Self-Care: The Jewish path to Good Health

According to my good friend Selina, I scored a minus one on the “pamper scale” when we first met. Selina could book a massage or take time out for a cup of coffee without giving it a second thought. I, in the other hand, considered spending more than 15 minutes or $15 on a nonessential service as totally frivolous. Obviously, I needed some serious self-pamper coaching if we were to remain friends.

Rather than spending countless hours in therapy, I altered my behavior by asking a simple question whenever I considered doing something special: “What would Selina do?”

The answer was much clearer when the question was asked in the third person. “Just do it!” my brain screamed. Now, years later, the benefits of self-care, of treating myself to “pamper perks,” has become clear to me as both essential and necessary to maintaining optimum mental and physical health.

Jewish wisdom beckons us to take care of ourselves. At the heart of the Torah is the Holiness Code, which tells us to “Love your neighbor as yourself.” These five simple words speak volumes about self-care. They teach us that we must first learn to love and care for ourselves before we can hope to love and care for others. And since loving and caring for others is a quintessential Jewish value, it is imperative that we take care of ourselves!

Maimonides, the noted 12th century Jewish philosopher and physician, taught that true health depends on moderation and balance – between work and play, activity and rest. The Sabbath, a day where we are commanded to refrain from work, is a perfect example of how this balance is integral to Jewish living and life itself.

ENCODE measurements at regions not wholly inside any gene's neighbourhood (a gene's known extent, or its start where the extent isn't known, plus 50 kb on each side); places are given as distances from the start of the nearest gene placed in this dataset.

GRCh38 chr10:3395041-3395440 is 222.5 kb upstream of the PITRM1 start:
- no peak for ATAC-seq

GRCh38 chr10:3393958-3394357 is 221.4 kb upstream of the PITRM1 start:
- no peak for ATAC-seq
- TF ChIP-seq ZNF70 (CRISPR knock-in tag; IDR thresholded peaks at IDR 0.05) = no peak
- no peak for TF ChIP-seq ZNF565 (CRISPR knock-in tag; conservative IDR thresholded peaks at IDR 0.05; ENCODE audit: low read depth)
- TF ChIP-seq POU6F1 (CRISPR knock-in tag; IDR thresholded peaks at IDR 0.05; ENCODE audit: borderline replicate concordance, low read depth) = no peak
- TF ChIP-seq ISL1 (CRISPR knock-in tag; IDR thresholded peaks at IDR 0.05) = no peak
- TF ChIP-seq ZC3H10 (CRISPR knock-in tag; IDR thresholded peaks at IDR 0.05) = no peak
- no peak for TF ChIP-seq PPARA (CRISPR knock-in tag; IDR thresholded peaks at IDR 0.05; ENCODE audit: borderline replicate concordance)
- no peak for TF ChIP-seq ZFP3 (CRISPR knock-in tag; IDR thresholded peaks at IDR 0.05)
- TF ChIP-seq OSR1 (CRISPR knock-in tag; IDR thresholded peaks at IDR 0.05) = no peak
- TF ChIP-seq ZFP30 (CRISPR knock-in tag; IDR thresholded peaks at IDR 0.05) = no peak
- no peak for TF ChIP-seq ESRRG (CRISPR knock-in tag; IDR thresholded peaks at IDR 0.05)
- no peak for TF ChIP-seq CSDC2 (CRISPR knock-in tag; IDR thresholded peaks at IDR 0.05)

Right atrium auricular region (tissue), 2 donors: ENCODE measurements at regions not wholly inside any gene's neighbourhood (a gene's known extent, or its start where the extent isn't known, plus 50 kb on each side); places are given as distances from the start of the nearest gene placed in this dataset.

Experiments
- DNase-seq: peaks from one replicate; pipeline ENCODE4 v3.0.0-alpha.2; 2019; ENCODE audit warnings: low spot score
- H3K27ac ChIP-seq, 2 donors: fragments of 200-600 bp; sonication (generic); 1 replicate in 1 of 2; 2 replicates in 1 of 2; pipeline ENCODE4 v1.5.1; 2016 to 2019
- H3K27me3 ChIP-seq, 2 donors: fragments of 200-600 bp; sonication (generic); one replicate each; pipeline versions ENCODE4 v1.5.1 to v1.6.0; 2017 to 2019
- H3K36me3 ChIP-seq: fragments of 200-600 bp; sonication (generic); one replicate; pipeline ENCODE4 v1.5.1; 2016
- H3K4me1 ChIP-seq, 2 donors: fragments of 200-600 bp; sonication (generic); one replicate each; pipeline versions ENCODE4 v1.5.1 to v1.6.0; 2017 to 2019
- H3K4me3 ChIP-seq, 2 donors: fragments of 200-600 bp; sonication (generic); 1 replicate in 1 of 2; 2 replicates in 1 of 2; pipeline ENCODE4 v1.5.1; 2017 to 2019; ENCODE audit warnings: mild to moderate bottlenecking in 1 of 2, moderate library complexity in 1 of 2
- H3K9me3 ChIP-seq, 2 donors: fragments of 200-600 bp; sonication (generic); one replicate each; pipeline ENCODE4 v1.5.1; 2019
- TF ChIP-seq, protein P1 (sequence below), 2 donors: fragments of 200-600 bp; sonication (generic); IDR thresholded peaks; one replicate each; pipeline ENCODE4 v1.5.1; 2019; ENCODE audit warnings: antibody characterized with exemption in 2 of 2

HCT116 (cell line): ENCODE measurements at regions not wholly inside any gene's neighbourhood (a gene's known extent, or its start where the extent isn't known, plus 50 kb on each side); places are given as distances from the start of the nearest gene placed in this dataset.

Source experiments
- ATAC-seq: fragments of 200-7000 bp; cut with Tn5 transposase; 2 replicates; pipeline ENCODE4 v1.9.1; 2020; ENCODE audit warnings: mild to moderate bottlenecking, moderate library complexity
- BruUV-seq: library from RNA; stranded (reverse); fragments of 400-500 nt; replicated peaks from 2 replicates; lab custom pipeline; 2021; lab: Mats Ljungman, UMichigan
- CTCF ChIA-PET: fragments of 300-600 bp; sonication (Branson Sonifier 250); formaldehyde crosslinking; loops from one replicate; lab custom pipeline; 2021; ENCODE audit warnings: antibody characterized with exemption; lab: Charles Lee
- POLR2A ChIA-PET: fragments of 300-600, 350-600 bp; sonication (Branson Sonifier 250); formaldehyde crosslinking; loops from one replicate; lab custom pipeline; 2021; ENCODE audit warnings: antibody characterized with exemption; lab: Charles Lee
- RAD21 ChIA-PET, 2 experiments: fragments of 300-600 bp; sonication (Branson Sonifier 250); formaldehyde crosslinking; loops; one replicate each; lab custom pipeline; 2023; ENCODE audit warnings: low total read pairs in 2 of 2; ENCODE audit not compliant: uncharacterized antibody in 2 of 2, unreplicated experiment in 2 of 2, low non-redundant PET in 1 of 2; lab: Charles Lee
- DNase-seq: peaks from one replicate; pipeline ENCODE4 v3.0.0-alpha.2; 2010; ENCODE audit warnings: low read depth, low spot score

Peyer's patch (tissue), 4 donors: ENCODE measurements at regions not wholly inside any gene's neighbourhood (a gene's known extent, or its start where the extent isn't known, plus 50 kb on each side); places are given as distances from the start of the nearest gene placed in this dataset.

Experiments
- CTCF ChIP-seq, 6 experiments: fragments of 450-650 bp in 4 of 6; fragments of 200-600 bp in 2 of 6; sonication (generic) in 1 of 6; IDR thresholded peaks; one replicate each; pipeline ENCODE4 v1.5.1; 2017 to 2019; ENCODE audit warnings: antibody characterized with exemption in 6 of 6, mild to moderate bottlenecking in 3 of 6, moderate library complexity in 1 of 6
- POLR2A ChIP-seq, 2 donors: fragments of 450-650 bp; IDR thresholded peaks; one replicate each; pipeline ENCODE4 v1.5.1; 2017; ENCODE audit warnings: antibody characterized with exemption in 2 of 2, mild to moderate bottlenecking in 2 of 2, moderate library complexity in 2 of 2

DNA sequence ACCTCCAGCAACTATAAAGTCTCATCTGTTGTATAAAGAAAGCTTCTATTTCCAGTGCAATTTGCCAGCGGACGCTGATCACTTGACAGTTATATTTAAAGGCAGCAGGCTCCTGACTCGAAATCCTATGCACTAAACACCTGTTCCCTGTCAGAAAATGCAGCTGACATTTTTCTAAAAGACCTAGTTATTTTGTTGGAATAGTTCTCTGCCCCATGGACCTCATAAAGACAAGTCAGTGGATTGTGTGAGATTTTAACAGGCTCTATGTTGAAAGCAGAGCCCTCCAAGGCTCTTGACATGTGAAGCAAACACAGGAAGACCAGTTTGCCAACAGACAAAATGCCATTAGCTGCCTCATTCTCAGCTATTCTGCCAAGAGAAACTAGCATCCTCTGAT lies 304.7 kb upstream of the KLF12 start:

Actively engaging in self-care is not the same as being self-indulgent. Self-care is about taking time away from the demands of life to pursue things that make you feel refreshed, renewed and “your best self.” It is a process of consciously creating ways for being in the moment, and feeling joy and gratitude for life. Getting a massage, reading a book, listening to music or taking a walk with a friend might work for me, but the choices are totally personal, limited only by your imagination (and wallet).

There are countless ways to take care of yourself, depending on your age, interests, limitations and daily responsibilities. As a start, I offer Lederman’s Top 10 ideas to encourage and inspire your own path to self-care:

10) Take time for being: It is always productive, even when it doesn’t appear to generate results.

9) Be authentic: It is much healthier to be real than to try to be what others expect of you.

8) Find outlets for your creativity: writing, painting, cooking, dancing and singing are great ways to express yourself.

7) Go outdoors daily. Walk in your garden, look at the sunrise or night sky, watch the changes of the seasons. Stay connected to the world around you.

6) Use your body, not just your mind. Find a form of exercise you enjoy. Yoga, walking, swimming, cycling – even hugging a friend – can make you feel energized.

5) Smile. You will be amazed at how good it makes you feel and how it affects others.

4) Do the unexpected. Travel to a new place, eat a new food, buy a hat or crazy pair of sunglasses just for the fun of it.

3) Be grateful for the simple pleasures in your life. Pay attention to how a good meal, the work you do or a call from a caring friend can lift your heart and spirits.

2) Take stock at bedtime: Look at your day to see what you have learned. A good day teaches; a difficult day often teaches more, and helps us grow and change.

1) Think of something that feels like a special treat and DO IT! Pamper perks will make you feel great.

Amy Hirshberg Lederman has written more than 300 columns and essays that have been published nationwide.

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